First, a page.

May is Mental Health Awareness Month, and what better time to talk about the experience I had a couple of days ago. One day while completing an intake, I asked someone if they were ever admitted and received treatment at a psychiatric unit in a hospital. With a confused look, he asked, “what do you mean?” As I was trying to find another way to describe the hospital, someone abruptly interrupted and said, “A crazy hospital, have you ever been in a crazy hospital?” I cringed as every syllable of the phrase exited her mouth because at that moment, she had unintentionally played a role in perpetuating a negative stereotype of mental health.
It is important to be careful with your word choice when you choose to describe an individual or their mental health. It is unfair to stereotype anyone battling a mental illness as “crazy” just as it is inappropriate to label someone with a chronic physical health condition as “contagious.” Mental illnesses are just as important as physical illnesses. Myths and negative stereotypes surrounding mental health are a direct cause for many individuals not seeking treatment. Studies have shown that individuals with mental health issues internalize negative stigmas associated with their illness, which results in feelings of shame and judgment. According to the Centers for Disease control and Prevention (CDC), only 25 % of those suffering from mental health issues believe that others are empathetic towards their struggle(s). That implies that the majority suffering feels a lack of support from others.
As a mental health clinician, it is my obligation to educate individuals on what mental health is and the importance of taking care of your body and mind. First, understand that mental health focuses on our emotional, psychological and social well-being. Mental health is vital because it profoundly influences the way we think, feel and act. It is sometimes hard to determine how one becomes mentally ill because various factors contribute to mental health: (a) family history, (b) biological factors, and/or (c) traumatic and non-traumatic life experiences.
There are many types of mental illnesses and related conditions, and just like any other illness or condition, mental illness/conditions ranges from mild to acute. Just so that you can become familiar with some common disorders, in no particular order, they include Attention Deficit Hyperactivity Disorder (ADHD), Anxiety disorders, Autism, Bipolar, Depression, Eating disorders, Posttraumatic Stress Disorder (PTSD), and Schizophrenia. The good news is that mental illnesses can be managed properly with the help of therapeutic interventions, and often psychotropic medication.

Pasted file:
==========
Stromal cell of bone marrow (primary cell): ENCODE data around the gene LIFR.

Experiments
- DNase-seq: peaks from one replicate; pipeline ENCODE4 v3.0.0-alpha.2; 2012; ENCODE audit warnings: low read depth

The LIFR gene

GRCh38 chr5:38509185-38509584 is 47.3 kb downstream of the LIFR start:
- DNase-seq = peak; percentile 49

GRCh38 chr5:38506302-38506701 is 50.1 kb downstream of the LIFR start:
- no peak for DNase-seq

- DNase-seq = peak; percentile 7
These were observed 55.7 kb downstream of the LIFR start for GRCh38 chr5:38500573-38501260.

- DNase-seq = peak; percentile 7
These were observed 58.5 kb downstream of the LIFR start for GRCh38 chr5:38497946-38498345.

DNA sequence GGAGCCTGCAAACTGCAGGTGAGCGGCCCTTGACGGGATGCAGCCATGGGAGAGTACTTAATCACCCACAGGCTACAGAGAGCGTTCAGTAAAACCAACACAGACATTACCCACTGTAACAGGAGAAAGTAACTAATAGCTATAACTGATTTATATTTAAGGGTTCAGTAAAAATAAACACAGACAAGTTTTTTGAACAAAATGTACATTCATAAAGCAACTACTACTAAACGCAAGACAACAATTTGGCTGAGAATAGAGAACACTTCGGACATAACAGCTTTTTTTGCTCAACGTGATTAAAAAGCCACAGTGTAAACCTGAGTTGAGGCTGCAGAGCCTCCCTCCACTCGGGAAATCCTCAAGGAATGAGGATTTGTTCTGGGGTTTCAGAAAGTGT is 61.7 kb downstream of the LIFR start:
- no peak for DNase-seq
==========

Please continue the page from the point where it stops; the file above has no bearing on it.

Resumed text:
Common forms of physical health interventions such as therapy and medication resemble those of mental health illnesses. By the way, therapy is not only for those with identifiable mental disorders. For example, many individuals seek mental health services because they are having a difficult time adjusting to life or may be experiencing great distress, as a result of adversities. The best thing you can do is educate yourself on the outcome, identify signs of mental health issues, and seek help from a licensed professional. Don’t ignore your mental health. Don’t wait, educate yourself by joining National Alliance on Mental Illness (NAMI) and taking the StigmaFree Me Pledge and vow to be the change in debunking the stigmas of mental health. Even, if you may not personally be affected, understanding and taking mental health serious, may help save a life.
Debunking Mental Health Myths
Myth: Mental health problems won’t affect me.
Fact: Mental health conditions are more common than not. According to Mental Health America and NAMI, one in every five Americans live with a mental health condition, and the rates of depression are increasing. Also, Suicide is the 10th leading cause of death in the United States. Be mindful that although you may not suffer from it, someone close to you may. Educate yourself.
Myth: Mental health problems do not exist in youth
Fact: Research shows that 11.01% of America’s youth between the ages of 12 and 17 report suffering from at least one major depressive episode. 58.5 % of youth with significant depression do not receive any mental health treatment. Youth mental health problems are often results of social, biological or psychological factors. Identifying early warning signs, which usually occurs before 14 years of age, and providing proper interventions will likely decrease development delays and disruption in their education, home life, and relationships.
Myth: Therapy is a waste of money; all you’re doing is paying someone to keep your secrets. Just Pray about it!
Fact: There are many forms of treatment for mental illnesses; whether it is talk therapy, lifestyle changes, or medication. However, be aware that therapy is available even if you don’t identify with any of the diagnosable illnesses. Each intervention is only as effective as you make it. Prayer is good, but also remember the bible state faith without works is dead. God places professionals on this earth for a reason; it’s time we utilize our resources.